The Good (And Really Good) News Behind The Shubert Foundation's Recent Funding Cycle

Sometimes you stumble across a piece of news that requires no hook or pithy introduction. Such is the case today. The news speaks for itself.

The Shubert Foundation announced that it will award a record total of $24 million to 488 nonprofit performing arts organizations across the United States. That's right: 488 organizations. The 2015 grants mark the 33rd consecutive year that the foundation's giving has increased.

The last time I looked at Shubert was less than a year ago. At that time, it doled out $22.5 million to over 200 nonprofit theater companies, as well as over two dozen dance organizations. I noted at the time that the grants went to both big-city and small-town theaters, and true to form, Shubert's most recent round followed suit. Ranging from $10,000 to $325,000, the grants benefit a broad spectrum of arts organizations, large to small, that cover a wide range of locations around the country, from urban to rural.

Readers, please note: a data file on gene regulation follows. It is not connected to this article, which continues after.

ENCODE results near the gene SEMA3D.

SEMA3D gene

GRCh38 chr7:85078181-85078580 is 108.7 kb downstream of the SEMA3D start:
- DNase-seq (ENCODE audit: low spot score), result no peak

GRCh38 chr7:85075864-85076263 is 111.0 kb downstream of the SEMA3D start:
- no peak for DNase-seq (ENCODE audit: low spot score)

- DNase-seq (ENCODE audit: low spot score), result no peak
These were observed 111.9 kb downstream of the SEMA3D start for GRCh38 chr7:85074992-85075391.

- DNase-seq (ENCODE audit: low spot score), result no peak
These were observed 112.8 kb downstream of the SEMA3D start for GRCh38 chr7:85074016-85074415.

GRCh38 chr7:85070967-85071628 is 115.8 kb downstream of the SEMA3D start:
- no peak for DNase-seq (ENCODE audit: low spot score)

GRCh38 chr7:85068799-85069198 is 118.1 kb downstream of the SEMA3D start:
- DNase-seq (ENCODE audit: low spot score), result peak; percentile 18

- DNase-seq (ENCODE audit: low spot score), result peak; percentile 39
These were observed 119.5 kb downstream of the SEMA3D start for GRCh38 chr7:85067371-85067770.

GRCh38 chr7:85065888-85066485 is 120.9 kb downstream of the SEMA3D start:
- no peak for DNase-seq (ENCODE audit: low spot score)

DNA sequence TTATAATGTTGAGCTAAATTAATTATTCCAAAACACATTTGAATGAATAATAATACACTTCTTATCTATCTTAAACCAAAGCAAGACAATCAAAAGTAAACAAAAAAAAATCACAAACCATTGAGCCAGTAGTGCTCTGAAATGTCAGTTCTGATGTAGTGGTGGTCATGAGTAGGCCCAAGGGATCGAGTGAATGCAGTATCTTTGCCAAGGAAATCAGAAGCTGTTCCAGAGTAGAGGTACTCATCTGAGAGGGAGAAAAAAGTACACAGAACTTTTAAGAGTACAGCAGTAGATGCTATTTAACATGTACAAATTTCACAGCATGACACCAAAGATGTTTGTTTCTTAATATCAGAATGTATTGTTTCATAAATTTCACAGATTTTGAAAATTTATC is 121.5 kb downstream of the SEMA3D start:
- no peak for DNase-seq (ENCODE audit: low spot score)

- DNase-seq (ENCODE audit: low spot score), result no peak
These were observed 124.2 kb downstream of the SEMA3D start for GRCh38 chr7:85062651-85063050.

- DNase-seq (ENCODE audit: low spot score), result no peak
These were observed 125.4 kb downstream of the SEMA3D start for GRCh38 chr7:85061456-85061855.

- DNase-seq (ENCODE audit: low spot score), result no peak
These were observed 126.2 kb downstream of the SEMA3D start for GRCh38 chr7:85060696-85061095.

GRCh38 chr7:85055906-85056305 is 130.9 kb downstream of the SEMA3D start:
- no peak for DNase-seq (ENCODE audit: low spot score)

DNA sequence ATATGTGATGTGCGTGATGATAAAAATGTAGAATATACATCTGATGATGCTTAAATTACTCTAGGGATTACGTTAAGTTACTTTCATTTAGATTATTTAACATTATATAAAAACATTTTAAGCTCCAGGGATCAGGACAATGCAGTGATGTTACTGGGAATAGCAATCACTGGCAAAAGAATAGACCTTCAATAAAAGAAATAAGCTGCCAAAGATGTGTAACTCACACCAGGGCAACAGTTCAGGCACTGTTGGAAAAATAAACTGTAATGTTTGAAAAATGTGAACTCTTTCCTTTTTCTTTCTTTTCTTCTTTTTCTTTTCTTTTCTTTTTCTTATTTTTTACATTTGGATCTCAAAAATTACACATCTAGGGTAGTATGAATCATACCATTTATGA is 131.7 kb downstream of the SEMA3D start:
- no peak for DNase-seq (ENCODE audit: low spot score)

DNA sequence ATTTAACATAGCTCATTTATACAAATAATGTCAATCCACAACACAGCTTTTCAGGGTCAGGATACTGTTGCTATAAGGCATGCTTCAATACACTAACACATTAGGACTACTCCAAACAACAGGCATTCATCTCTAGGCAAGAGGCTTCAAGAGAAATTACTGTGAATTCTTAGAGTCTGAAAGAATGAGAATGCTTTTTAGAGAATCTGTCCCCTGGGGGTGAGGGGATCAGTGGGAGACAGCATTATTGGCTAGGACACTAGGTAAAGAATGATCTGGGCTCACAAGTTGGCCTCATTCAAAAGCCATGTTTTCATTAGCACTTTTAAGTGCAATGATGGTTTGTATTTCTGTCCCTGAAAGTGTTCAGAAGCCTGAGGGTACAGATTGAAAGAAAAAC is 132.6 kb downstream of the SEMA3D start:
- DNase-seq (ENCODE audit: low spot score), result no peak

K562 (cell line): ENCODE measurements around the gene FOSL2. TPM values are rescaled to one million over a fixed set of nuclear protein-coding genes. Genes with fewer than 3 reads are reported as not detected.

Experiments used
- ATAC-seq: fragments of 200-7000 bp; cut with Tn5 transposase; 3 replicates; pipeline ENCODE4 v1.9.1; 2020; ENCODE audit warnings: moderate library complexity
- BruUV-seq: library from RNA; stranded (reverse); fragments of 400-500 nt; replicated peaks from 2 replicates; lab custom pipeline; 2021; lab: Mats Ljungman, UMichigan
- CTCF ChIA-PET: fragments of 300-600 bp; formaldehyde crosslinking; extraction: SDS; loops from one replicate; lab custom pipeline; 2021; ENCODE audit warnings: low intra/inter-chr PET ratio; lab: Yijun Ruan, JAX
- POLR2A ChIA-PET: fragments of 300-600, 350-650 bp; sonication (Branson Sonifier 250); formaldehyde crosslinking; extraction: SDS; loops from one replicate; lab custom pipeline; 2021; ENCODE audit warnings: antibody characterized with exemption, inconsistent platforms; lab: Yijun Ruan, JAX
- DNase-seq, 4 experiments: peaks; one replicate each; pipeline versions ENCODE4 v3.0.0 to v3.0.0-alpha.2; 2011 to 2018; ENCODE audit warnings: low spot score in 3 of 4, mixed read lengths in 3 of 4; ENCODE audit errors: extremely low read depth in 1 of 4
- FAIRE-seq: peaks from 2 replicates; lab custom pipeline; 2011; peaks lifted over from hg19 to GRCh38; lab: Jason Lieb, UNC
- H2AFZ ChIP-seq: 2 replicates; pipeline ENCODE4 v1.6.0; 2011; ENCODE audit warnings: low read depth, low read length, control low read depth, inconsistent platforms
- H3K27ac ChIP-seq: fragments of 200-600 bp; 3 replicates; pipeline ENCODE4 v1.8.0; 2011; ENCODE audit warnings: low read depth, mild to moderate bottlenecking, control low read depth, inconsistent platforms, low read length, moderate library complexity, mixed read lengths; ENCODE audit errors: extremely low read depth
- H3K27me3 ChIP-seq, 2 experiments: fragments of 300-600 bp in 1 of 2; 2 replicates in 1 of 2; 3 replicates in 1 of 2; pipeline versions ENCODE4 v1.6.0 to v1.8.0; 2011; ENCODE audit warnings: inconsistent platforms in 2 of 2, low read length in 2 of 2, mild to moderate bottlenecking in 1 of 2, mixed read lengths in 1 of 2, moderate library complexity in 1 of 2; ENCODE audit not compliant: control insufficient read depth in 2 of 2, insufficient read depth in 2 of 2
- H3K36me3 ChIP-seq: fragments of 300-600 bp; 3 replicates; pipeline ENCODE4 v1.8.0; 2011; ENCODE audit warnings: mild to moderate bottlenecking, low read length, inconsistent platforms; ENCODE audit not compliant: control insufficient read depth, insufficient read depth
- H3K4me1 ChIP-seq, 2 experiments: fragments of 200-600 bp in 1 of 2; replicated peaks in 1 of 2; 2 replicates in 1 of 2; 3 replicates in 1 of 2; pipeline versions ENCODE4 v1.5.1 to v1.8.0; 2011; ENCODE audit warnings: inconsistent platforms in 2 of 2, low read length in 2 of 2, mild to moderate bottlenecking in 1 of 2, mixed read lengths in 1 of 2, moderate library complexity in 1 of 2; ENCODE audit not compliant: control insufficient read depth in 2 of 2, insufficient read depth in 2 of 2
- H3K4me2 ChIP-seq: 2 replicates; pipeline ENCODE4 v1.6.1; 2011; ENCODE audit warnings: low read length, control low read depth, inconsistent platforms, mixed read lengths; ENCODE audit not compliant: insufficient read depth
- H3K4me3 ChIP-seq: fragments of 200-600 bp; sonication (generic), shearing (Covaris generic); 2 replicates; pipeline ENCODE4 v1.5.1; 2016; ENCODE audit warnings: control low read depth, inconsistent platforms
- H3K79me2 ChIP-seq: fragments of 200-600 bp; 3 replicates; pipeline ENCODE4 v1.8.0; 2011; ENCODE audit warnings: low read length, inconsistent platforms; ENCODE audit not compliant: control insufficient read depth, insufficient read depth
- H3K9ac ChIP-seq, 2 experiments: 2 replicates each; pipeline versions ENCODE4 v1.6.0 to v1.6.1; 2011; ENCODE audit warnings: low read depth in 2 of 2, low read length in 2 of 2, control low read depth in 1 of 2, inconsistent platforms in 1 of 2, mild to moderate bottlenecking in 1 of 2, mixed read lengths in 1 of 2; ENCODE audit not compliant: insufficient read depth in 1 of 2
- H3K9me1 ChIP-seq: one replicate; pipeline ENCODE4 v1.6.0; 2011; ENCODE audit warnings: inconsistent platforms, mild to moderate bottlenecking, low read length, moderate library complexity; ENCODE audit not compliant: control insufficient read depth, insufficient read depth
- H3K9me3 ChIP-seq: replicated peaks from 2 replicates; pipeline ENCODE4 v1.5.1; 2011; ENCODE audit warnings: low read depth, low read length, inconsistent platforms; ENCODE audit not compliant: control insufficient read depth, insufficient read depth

From my vantage point, the big news here involves simple math, particularly when today's news is juxtaposed with how Shubert traditionally operates. First, they once again upped their year-over-year total giving amount, this year by $2.5 million. Secondly, by expanding the recipient base to a near record 488 organizations, the foundation adopted a "share the wealth" approach. Total grant amounts, on average, may be smaller, but more organizations are getting in on the action. This is good news for nonprofit theater troupes everywhere.

But the news gets better, guys. As followers of the foundation may know, Shubert's support is unrestricted.

"This year we are delighted to be offering support to a record number of 488 performing arts organizations in locations all around the country," said Shubert Foundation President Michael I. Sovern. "Our longstanding practice of providing help in the form of general operating support remains unchanged. We are convinced that talented artists and administrators are best able to decide how to use the funds we grant."

And here's one more nugget from the press release: "The Shubert Foundation is especially interested in providing support to professional resident theatres that develop and produce new American work."

At the expense of sounding patronizing, allow me to be mildly patronizing. If you're a nonprofit theater organization committed to original work, but for whatever reason have been sitting on the sidelines when it comes to applying for a Shubert grant, the key takeaways from today's news—an expanded grantee base, coupled with invaluable general operating support—should really, really make you reconsider.